• IoT Greengrass ML Inference continues to enforce the theme that processing power continues to move closer to the edge. This power is a theme well beyond AWS and re:Invent, but it was reaffirmed at the conference.
• IoT Greengrass Security received a boost with a few new features, including the ability to integrate with Hardware Secure Elements and to leverage rotating keys provided by the AWS Secrets Manager.
AI and Machine Learning
Machine Learning (ML) was another huge theme of the conference. Most sessions mentioned how ML could be integrated into a particular architecture solution, in some cases to the point of absurdity. Many sessions displayed the three-tier AI stack that AWS offers with the high-level AI services and abstractions like Comprehend, Rekognition, Translate, Lex, Transcribe, and Polly at the top level. The managed ML service, SageMaker itself makes up the next level tier. The supported frameworks like TensorFlow, PyTorch, and Apache MXNet make up the bottom level along with the supporting infrastructure including the new P3 and C5 EC2 Instances. From IoT to Stream Processing, to Augmented Reality/Virtual Reality (AR/VR), Machine Learning was mentioned in every context. Overall, with the expanded support of the AI tooling, ML has been made much more accessible to the AWS developer community.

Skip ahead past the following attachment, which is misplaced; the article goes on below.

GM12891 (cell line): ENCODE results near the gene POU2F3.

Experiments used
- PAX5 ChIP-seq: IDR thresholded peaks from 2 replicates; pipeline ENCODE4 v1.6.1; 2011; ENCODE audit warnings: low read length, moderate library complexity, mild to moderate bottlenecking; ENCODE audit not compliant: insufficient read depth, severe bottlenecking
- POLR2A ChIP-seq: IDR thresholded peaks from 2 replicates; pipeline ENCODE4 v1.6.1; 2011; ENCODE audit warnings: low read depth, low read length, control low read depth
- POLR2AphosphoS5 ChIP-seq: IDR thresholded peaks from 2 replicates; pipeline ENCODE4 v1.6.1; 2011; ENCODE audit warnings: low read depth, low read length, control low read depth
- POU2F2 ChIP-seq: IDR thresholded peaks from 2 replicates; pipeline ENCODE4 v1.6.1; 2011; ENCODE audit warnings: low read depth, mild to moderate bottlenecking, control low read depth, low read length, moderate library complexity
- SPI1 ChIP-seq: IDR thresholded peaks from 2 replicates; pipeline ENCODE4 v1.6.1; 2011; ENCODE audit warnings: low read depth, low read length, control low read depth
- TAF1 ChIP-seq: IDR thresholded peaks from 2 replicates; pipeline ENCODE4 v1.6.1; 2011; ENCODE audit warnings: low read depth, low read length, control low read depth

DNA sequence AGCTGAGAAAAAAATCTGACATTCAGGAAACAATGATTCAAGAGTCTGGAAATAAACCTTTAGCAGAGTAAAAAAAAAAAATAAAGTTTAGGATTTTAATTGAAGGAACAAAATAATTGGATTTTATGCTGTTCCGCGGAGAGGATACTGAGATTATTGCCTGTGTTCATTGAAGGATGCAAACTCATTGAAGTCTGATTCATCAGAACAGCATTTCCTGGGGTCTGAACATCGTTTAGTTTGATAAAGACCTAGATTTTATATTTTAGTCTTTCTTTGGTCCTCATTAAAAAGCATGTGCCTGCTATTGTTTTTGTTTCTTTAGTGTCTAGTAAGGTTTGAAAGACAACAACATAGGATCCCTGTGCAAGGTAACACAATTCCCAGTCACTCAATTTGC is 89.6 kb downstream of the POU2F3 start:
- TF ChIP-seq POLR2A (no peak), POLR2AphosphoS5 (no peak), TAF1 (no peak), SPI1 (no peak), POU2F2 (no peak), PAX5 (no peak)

More Purpose-Built Databases